Three Things that Can Put You Out of Business

Ruth King
Contributing Writer
Profitability Revolution Paradigm

There are three simple things you must do to survive in business.  None of them will put you out of business immediately.  However, lack of attention in these three areas causes a slow death spiral and will eventually lead to business failure.  Here are the things to pay attention to:

1. Take care of your customers.

Your active customers base (those customers who have done business with you in the past 18 months) should be increasing all the time.

The only time your customers consciously think of your company is when they need your products or services.  They want to know where to go when they want something specific or the unexpected happens and they need a product or service. If you’ve done your marketing properly to potential customers and taken care of your existing customers properly, your company’s name should pop into their heads.

Every impression counts.  Customers are fickle.  Even if someone has been a customer for 10 years you can’t take him or her for granted.  I’ve seen too many times where someone has been a customer for a long time and starts looking for another company simply because they sense “something’s changed” and they aren’t being taken care of like they were in the past.  Will you ever know it?  Probably not until you realize that you haven’t heard from that customer in years.  By that time it’s too late.

In most areas there is so much competition that the unsatisfied customer will easily find another company to use. If that company goes out of its way to handle the customer right, you’ve lost a customer that you spent years and hundreds or maybe even thousands of dollars cultivating.

2. Take care of your employees.

A complaint I hear all the time is “I can’t find good techsp”. There is a shortage of qualified help in our industry.  However, there are companies who have people wanting to work for them, technicians dropping off resumes in hopes of a job opening, and a stable work force.  These companies are also generally busy even in mild weather when their competitors are waiting for the telephone to ring.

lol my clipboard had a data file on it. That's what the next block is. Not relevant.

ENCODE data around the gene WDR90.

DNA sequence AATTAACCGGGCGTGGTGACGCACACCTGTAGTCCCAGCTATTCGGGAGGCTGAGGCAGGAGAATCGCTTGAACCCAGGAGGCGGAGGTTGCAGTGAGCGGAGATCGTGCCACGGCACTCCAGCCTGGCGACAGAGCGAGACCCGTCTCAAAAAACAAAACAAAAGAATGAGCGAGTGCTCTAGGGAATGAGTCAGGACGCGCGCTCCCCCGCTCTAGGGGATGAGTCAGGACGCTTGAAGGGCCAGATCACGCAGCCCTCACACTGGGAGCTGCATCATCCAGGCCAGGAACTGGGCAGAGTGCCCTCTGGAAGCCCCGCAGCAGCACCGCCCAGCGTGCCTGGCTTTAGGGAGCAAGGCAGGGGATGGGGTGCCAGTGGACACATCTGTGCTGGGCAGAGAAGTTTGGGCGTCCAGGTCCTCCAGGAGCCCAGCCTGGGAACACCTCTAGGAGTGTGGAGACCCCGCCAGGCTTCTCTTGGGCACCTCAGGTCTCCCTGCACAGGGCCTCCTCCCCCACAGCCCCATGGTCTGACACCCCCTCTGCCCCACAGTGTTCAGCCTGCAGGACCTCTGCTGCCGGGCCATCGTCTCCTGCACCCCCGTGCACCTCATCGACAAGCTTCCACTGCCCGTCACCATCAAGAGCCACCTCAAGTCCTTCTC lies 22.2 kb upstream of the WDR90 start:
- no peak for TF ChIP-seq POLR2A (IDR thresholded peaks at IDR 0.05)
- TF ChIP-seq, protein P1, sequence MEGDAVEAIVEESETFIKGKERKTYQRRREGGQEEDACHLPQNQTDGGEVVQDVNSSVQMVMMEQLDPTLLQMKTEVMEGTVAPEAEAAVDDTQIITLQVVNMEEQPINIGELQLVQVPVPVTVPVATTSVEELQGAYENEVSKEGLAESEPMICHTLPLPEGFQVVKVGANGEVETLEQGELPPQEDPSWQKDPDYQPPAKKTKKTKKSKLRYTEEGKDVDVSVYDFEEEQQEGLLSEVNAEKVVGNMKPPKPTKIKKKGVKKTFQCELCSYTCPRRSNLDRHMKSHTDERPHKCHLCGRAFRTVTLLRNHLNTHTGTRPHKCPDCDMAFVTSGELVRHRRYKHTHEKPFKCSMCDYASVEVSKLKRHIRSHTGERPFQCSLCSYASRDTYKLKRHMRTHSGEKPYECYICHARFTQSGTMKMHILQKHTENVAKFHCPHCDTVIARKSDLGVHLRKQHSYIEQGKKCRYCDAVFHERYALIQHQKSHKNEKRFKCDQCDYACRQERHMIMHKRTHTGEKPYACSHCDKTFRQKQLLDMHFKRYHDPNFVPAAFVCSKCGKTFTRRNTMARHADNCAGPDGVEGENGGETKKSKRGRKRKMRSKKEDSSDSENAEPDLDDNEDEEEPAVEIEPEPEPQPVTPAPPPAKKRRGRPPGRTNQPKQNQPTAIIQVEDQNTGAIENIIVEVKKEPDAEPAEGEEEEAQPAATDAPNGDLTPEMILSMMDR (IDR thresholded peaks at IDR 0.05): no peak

Keeping your employees takes work and attention. It is simply setting the standards, enforcing the standards, creating a career path, following through on the career path, listening to their wants and needs, and doing what you promised.

Let your employees know you appreciate their work.  This can be done in many ways: notes in paychecks, notes sent home to wives and significant others, a “thank you” as you are passing someone in the hall; or a visit to the job site when you don’t want anything other than to say you appreciate their hard work.

Listen to your employees. They are on the front line.  They have the best idea of what is happening out in the field or in the office.  So, when issues arise, ask for input.  If you trust them, and they know that by telling the truth they won’t get in trouble, then you can get to the bottom of the situation and resolve the issues.

When you start getting unsolicited resumes from people who want to work at your company, you know that you are on the right track.

3. Watch your cash.

Cash is the lifeblood of business.  You need it to pay your employees, yourself, for the materials, equipment and overhead items you need to keep the doors open.

Obviously, for your business to survive you must generate cash.  However, even if you are showing a profit you may not have cash.  This is the case when you do work, bill for your work, and don’t collect your money.

Now that it is summer you probably have a lot of cash coming in the door.  It’s important to price properly and collect so that you keep this cash through the winter.

Watch inventory.  Inventory is a bet.  When an employee purchases a part for the warehouse, he is betting your hard earned dollars that part will be sold.  I’ve seen a lot of “bets” on warehouse shelves. Purchase only what you think that you will reasonably use in a specific period of time.

If you take care of your customers and employees and watch your cash, you’ll have a better chance of staying in business, growing profitably, and not falling into a death spiral.  It’s easy to do these things.  It’s easy not to do these things. The choice is yours.

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